Electric cars

Obama Electric Car Fiasco Is A Case of "Unchecked Righteousness"


That's the conclusion of Washington Post columnist Charles Lane in his terrific op-ed, "The Electric Car Mistake," in today's edition. Lane shows just how hollow President Barack Obama's promise to put one million electric cars on America's highways by 2015 is turning out to be. As Lane reports:

President Obama repeatedly declared that, with enough federal aid, we can put a million electric vehicles on the road by 2015. His administration has invested about $5?billion in grants, guaranteed loans … and tax incentives to buyers.

Yet Americans bought just 71,000 plug-in hybrids or all-electric vehicles in the past two years, according to GreenCarReports.com. That's about a third as many as the Energy Department forecast in a 2011 report that attempted to explain why Obama's goal was not preposterous.

Federal billions cannot overcome the fact that electric vehicles and plug-in electric hybrids meet few, if any, of real consumers' needs. Compared with gas-powered cars, they deliver inferior performance at much higher cost. As an American Physical Society symposium on battery research concluded last June: "Despite their many potential advantages, all-electric vehicles will not replace the standard American family car in the foreseeable future."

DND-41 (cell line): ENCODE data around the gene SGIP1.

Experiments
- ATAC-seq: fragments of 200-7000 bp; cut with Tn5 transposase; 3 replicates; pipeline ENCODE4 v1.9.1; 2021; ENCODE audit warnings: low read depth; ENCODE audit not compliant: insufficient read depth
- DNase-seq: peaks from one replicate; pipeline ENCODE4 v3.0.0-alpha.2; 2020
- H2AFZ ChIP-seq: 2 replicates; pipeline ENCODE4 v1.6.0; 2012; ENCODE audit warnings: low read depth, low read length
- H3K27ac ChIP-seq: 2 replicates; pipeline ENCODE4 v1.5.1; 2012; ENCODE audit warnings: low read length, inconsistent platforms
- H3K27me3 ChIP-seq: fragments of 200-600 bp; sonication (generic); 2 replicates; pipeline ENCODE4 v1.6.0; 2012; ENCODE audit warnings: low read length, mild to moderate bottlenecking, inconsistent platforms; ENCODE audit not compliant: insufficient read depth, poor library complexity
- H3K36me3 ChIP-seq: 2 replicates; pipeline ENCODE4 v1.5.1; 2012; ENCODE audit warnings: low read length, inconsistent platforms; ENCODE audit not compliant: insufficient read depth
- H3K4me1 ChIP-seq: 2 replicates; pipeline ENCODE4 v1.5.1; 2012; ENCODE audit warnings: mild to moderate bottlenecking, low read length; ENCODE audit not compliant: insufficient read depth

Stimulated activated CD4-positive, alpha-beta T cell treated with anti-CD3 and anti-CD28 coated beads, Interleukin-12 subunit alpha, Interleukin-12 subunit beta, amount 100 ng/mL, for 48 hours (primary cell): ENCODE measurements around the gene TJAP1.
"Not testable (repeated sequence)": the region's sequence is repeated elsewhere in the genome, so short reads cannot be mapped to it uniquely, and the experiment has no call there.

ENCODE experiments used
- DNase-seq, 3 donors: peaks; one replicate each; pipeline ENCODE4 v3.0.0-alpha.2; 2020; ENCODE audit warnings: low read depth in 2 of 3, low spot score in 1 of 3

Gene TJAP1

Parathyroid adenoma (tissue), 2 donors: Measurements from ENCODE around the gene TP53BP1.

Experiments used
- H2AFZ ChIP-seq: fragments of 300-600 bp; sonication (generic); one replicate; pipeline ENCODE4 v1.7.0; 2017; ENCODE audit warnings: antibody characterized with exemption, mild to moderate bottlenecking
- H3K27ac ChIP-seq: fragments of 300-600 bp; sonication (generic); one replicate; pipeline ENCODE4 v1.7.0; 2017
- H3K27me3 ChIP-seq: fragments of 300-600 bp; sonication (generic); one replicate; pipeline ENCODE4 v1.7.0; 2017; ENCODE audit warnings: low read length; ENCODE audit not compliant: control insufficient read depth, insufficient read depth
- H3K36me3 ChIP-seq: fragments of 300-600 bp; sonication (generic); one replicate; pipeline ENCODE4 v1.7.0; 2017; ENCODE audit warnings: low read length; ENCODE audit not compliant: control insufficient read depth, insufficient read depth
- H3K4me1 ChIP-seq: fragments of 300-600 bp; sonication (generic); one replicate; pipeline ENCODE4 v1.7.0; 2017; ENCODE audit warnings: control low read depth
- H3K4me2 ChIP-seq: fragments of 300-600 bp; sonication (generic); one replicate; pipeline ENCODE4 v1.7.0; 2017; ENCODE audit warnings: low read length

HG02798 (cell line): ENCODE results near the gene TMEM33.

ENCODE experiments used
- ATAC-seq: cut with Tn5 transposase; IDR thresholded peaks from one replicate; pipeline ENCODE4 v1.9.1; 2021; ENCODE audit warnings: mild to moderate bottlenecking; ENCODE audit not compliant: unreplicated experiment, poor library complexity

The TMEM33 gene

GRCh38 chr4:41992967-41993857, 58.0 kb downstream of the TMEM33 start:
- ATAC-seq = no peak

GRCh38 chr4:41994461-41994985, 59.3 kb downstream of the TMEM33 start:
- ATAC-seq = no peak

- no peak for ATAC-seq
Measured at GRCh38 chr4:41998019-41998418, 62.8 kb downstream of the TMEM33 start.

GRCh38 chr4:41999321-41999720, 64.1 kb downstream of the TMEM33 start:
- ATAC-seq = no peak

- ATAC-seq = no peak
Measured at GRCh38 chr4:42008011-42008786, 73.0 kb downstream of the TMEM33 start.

Lane pulls no punches when he explains why the Obama administration's electric car plan is a fiasco:

I accept the president's good intentions. He didn't set out to rip off the public. Nor was the electric-car dream a Democrats-only delusion. Several Republican pols shared it, too.

Rather, the debacle is a case study in unchecked righteousness. The administration assumed the worthiness and urgency of its goals. Americans should want electric cars, and therefore they would, apparently.

For background see my 2010 article, "Revving Up Electric Cars with Government Cash," where I reported on my visit to the federally subsidized and now defunct car battery manufactuer, Ener1—which is now bankrupt. Go here for to read New York Times reporter John Broder's account of his less-than-successful test-drive last week of the new all-eletctric Tesla S model from Washington to Boston. Naturally Tesla disagrees.